God Learners

From: Peter Metcalfe (metcalph@voyager.co.nz)
Date: Sat 21 Feb 1998 - 02:41:04 EET


David Cake:

>>> Maybe its because I work in a university (though not for much
>>>longer, today was resignation day) that I find the reasoning that 'degrees
>>>churned out by the thousands' implies 'intellectual unity' rather
>>>hilarious.

>>Do they teach Gnosticism at the university? Or perhaps Taoistic
>>Alchemy? Tantric Sex? Haruspicy? Charismatic Healing? Or
>>perhaps they inculcate the Wisdom of the West (and its take on all
>>the other traditions)?

>To actually address Peter's point however - does 'embodying one
>intellectual tradition' imply 'intellectual unity'?

Yup. The God Learners had some Blindness which made them unable
to forsee the results of their experiments. Now for the God
Learners to have multiple viewpoints implies that they could
spot the blindess in other God Learners. Which I do not think
is true.

>>> And as for unified politically? I deliberately defined 'God
>>>Learner' to include not just the Jrusteli, but all the other allies of the
>>>Middle Sea Empire who had access to their magic techniques, many of whom
>>>owed no direct allegiance to the Emperor (ie the Six Leggeds, the pirates
>>>of Teleos, the early FDR).

>>And what did they do that screwed up the Cosmos? Ergo there's no
>>reason for including them in, is there?

>Really? Or are you just defining God Learner narrowly in such a way
>that it makes your argument a truism? Straw men burn well.

Answer the question. What did the False Dragons Ring and the Six
Legged Empire do that screwed up the Cosmos? You included them in
there as people who had access to their magical techniques. But if
they had access to their magical techniques, they would have also
screwed up the Cosmos because of the acquired blindness. Since

they didn't screw up the Cosmos the way the God Learners did as far
as anyone could tell, perhaps they didn't have access to their magical
techniques.

Now I do not consider this sort of reasoning to be a straw man
nor a narrow definition of God Learner.

>>> Rather, its because they have universities that I imagine constant
>>>intellectual debate. Which in turn encourages them to test their theories.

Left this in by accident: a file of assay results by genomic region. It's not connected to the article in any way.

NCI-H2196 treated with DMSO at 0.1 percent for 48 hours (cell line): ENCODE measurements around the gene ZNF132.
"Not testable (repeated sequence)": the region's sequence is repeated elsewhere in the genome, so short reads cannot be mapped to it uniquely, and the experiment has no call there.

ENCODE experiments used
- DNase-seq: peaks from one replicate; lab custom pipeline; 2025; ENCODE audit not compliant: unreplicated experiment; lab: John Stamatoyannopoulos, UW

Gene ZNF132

>>And experimentation is inherently evil? How else where they supposed
>>to find the truth?

>I never said experimentation is evil. Merely that some God Learners
>will consider the actions of other God Learners to be misguided.

And I have repeatedly asked you on what grounds the Good God
Learners would have opposed the actions of the Big Bad God
Learners. You have failed to mention one and sprout off on
how the God Learners must have been intellectually divided
(whereas they sought a _Unity_)

>>>But take, for example, the current cloning humans debate.

>>A new way to make identical twins. Which is somehow supposed to
>>lead to The End of the World as We Know It.

>Exactly. To some people, in possession of the relevent facts, it is
>science god mad and society as we know it is threatened. To others, its
>completely innocuous, and we really should do it just to show that we can
>(future uses to follow). I imagine the God Learners are similarly divided
>on numerous theological engineering possibilities.

This is so off-base. I am in possession of the relevant facts and
I fail to see how Society can be threatened unless several laws
(regarding the rights of a person) were completely and utterly
warped. Nor do I see people arguing that we should do it because

we can. There was a purpose for the God Learner experiments, a
well defined need. Everything that they did would have been
justifiable - I've already mentioned the effort to recreate the
cult of the Elder Gods as an explanation for the Goddess Switch.

To reduce the error of the God Learners to a bunch of stupid
unprincipled jerks who screwed the universe because it could
be done reduces the tragedy of the God Learners to a stupid
farce.

>>> And the good reasons for the Manhattan project have not stopped
>>>people from condemning it.

>>But they condemn it out of _ignorance_.

>To assume that anyone whose opinion differs from your speaks from
>ignorance is intellectual arrogance at its most blatant and pointless.

Go read up on the circumstances of the Manhatten Project (something
about a war on and fears that the enemy might use them) and then
come back and provide coherent objections as to why the Manhatten
project should not proceed. Also reread the portion that you snipped
which pointed out that the scientests and engineers who were invited
onto the project did not condemn it as immoral.

- --Peter Metcalfe

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